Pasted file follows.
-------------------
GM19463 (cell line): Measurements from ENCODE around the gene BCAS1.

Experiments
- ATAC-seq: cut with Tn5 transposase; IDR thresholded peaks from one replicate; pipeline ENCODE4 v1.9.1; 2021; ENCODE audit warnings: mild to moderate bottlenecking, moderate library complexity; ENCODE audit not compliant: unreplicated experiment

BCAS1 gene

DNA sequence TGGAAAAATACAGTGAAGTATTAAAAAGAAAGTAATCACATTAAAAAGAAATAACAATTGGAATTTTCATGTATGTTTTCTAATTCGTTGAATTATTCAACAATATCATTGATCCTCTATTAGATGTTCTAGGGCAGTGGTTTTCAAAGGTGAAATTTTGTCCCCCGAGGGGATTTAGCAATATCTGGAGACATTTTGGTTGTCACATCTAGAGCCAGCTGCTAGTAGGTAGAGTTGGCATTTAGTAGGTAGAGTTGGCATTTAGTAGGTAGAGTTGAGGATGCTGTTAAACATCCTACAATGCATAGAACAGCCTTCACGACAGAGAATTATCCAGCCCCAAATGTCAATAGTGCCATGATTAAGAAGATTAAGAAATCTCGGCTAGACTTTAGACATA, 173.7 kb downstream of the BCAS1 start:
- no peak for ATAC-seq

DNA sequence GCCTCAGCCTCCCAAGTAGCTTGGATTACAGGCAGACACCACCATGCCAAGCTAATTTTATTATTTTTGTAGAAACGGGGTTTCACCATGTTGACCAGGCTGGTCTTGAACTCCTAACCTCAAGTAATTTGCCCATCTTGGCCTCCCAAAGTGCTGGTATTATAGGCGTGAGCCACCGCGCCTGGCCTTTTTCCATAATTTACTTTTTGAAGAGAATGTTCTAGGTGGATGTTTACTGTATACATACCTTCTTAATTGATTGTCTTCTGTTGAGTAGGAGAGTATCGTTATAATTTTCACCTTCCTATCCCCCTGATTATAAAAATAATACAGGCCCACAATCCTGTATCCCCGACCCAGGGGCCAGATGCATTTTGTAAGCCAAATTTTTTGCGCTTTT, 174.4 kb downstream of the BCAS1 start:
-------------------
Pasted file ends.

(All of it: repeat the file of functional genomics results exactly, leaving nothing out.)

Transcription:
GM19463 (cell line): Measurements from ENCODE around the gene BCAS1.

Experiments
- ATAC-seq: cut with Tn5 transposase; IDR thresholded peaks from one replicate; pipeline ENCODE4 v1.9.1; 2021; ENCODE audit warnings: mild to moderate bottlenecking, moderate library complexity; ENCODE audit not compliant: unreplicated experiment

BCAS1 gene

DNA sequence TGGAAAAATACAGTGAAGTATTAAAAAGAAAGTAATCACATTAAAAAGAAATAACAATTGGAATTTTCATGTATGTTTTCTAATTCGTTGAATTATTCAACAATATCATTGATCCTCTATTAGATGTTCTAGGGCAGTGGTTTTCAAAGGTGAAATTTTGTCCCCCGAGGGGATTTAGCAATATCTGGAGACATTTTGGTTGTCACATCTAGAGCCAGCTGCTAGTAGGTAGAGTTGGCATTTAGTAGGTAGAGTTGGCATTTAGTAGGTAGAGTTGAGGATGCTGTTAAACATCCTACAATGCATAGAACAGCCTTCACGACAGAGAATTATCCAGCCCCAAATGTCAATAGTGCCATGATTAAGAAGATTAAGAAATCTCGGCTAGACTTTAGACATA, 173.7 kb downstream of the BCAS1 start:
- no peak for ATAC-seq

DNA sequence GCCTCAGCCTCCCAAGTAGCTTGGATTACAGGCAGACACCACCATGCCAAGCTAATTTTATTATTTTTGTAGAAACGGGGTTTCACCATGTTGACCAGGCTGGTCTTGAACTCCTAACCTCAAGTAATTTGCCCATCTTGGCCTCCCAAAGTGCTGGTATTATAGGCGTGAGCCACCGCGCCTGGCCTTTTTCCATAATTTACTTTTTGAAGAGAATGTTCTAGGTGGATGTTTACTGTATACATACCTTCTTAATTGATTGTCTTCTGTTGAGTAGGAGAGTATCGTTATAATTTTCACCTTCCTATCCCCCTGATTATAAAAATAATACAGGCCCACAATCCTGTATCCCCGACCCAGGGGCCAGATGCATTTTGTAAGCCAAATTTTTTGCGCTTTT, 174.4 kb downstream of the BCAS1 start: